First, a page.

Over the last few months I have come to the realisation that the only computer interface that any user is absolutely confident in is the the Desktop and the Icon. They ignore the Start Button ( or its variations ) the taskbar the window decorations heck even the right mouse button.
What reasons do I have for such a stark and irrational view on the state of our User Interfaces ?
Ive yet to meet a user who will confidently launch an application from anywhere other than the icon on the desktop. Often is the routine for me, that involves having to find the application and “create a shortcut on the desktop” to enable the user to work. This dependence on precreated icons seem to reduce the users ability to consider anything other than that one icon as a reliable source of their ability to work and achieve their daily goals. They simply do not believe that the Start Button leads to the programs and applications they need.
The argument put forward for this manipulated handling of user expectations is that of keeping things simple and easy. Unfortunately this particular ideology, “making things simple” for the user may have a detrimental affect on how the user is perceiving their environment. I have often had a conversation with users which revolve around how applications are broken , or uninstalled or missing because the “Icon” has disappeared from the desktop. When I ask the user ” Did you look in your program folder under the Start Button ?”. I will be greeted with looks of panicked terror or blank indifference. Unless Im launching myself to their location that minute to locate the offending missing Icon from the Start menu only to paste it defiantly upon their desktops then they dont feel im offering them a service.
What amazes me is how glibly users have allowed themselves to succumb to the zero effort, zero responsiblity mentality of zero training. If you dont know how to use something then its not your problem to fail to deliver. Somedays I wonder if the same users were to apply the same philosophy to the rest of office life would they last as long or be considered as heroic. Can you imagine the scenarios:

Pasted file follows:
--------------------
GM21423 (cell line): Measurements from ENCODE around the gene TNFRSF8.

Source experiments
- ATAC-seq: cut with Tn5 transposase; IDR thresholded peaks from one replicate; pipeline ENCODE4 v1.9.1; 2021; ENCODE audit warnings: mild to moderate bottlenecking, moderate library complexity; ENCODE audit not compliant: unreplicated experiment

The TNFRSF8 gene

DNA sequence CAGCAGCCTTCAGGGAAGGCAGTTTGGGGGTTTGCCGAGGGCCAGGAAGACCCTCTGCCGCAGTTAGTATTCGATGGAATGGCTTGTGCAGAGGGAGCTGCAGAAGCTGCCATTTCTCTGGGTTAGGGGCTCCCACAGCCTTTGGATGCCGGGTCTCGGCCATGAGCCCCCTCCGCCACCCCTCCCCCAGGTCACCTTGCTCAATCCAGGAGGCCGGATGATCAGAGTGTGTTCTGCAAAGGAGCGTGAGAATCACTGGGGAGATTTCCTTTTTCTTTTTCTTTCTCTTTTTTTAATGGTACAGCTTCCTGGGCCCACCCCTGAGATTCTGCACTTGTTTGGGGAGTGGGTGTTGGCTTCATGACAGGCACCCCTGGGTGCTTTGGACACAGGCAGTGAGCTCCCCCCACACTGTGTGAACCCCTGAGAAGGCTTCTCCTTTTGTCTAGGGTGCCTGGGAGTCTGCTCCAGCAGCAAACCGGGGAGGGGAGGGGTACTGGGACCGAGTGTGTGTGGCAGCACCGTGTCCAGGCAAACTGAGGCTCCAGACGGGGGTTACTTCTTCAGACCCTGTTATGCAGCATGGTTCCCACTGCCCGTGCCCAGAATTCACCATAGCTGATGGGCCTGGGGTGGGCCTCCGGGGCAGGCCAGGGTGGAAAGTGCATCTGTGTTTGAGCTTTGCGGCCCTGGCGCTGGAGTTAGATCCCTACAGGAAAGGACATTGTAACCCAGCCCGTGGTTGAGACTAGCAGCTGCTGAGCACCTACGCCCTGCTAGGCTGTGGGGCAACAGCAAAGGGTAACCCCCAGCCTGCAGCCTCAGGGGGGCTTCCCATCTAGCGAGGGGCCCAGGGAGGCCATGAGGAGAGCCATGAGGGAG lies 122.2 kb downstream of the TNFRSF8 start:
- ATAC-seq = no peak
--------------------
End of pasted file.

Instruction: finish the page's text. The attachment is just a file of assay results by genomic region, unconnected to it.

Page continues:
- I couldn’t call that client because the phone changed location on my desk and I wasn’t sure if it was okay to press the buttons.
- I would have written a note and posted it but there were not any pens on my desk! Oh you mean there in my drawers ?
- I can only drive Ford Escort 1.8s with automatic gears and petrol engines because that’s what im used to and that’s what I learnt.
These seem ridiculous observations until you consider they parallel the many calls and support enquiries I receive. Its amazing how much money is spent on my time to carry out tasks or explain procedures that would be completely unnecessary if the users received constant and relevant training. The operating systems that we are using today are based around concepts and ideas that are now well over 20 years old and businesses have been using computers and information technology for far longer. This topic is the elephant in the room or the emporers new clothes. Its about time we in the IT industry started asking our users, clients and suppliers as to why they keep investing thousands of pounds every year on an environment in which they still lack confidence and trust.
If it is the case that its hard to learn and adjust to new systems then all I can say is in changing to a new or different system will have
little or no impact on the real end user experience, all have Icons on a Desktop to access no matter what the desktop
operating system. If it is a case of retraining then would it not be better to ensure people understand the principals and metaphors and purposes over rote and drill operation of one or two applications . Certainly understanding increases confidence and fear breeds ignorance. Im constantly reminded that a computer is “Just a Tool” or that its just to “get things done”.
Next time you look at a tool chest ask yourself if you are as unfamilar with the operation of the many tools as you are with the tools on your computer.
Thanks for reading.